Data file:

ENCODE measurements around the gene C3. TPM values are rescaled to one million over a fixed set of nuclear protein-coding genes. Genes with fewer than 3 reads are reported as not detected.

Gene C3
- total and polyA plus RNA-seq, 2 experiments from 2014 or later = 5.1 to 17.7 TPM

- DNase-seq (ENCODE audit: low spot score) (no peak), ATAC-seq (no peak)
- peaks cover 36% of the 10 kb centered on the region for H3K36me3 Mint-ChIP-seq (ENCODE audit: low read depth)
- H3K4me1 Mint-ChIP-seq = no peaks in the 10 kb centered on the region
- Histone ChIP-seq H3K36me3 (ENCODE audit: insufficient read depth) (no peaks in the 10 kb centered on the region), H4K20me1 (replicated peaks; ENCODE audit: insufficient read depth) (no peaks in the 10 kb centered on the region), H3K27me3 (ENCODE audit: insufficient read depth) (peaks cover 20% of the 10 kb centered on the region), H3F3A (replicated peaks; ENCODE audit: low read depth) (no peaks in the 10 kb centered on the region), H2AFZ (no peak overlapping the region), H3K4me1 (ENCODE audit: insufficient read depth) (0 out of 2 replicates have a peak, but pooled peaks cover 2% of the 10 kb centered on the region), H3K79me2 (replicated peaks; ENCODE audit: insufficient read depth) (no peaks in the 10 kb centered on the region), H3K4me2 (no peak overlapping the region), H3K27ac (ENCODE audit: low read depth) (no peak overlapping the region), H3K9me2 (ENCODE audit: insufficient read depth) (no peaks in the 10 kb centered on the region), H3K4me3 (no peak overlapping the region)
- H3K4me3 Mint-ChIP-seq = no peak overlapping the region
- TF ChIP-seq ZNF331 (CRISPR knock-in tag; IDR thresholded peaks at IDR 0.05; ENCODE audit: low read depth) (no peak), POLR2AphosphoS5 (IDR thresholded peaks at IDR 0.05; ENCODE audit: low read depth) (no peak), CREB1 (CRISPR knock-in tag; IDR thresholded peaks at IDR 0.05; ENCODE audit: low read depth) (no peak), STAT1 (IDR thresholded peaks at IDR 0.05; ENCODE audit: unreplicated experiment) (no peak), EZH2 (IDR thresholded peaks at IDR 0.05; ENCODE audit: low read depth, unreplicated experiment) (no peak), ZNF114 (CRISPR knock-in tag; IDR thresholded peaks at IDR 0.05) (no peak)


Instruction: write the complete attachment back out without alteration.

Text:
ENCODE measurements around the gene C3. TPM values are rescaled to one million over a fixed set of nuclear protein-coding genes. Genes with fewer than 3 reads are reported as not detected.

Gene C3
- total and polyA plus RNA-seq, 2 experiments from 2014 or later = 5.1 to 17.7 TPM

- DNase-seq (ENCODE audit: low spot score) (no peak), ATAC-seq (no peak)
- peaks cover 36% of the 10 kb centered on the region for H3K36me3 Mint-ChIP-seq (ENCODE audit: low read depth)
- H3K4me1 Mint-ChIP-seq = no peaks in the 10 kb centered on the region
- Histone ChIP-seq H3K36me3 (ENCODE audit: insufficient read depth) (no peaks in the 10 kb centered on the region), H4K20me1 (replicated peaks; ENCODE audit: insufficient read depth) (no peaks in the 10 kb centered on the region), H3K27me3 (ENCODE audit: insufficient read depth) (peaks cover 20% of the 10 kb centered on the region), H3F3A (replicated peaks; ENCODE audit: low read depth) (no peaks in the 10 kb centered on the region), H2AFZ (no peak overlapping the region), H3K4me1 (ENCODE audit: insufficient read depth) (0 out of 2 replicates have a peak, but pooled peaks cover 2% of the 10 kb centered on the region), H3K79me2 (replicated peaks; ENCODE audit: insufficient read depth) (no peaks in the 10 kb centered on the region), H3K4me2 (no peak overlapping the region), H3K27ac (ENCODE audit: low read depth) (no peak overlapping the region), H3K9me2 (ENCODE audit: insufficient read depth) (no peaks in the 10 kb centered on the region), H3K4me3 (no peak overlapping the region)
- H3K4me3 Mint-ChIP-seq = no peak overlapping the region
- TF ChIP-seq ZNF331 (CRISPR knock-in tag; IDR thresholded peaks at IDR 0.05; ENCODE audit: low read depth) (no peak), POLR2AphosphoS5 (IDR thresholded peaks at IDR 0.05; ENCODE audit: low read depth) (no peak), CREB1 (CRISPR knock-in tag; IDR thresholded peaks at IDR 0.05; ENCODE audit: low read depth) (no peak), STAT1 (IDR thresholded peaks at IDR 0.05; ENCODE audit: unreplicated experiment) (no peak), EZH2 (IDR thresholded peaks at IDR 0.05; ENCODE audit: low read depth, unreplicated experiment) (no peak), ZNF114 (CRISPR knock-in tag; IDR thresholded peaks at IDR 0.05) (no peak)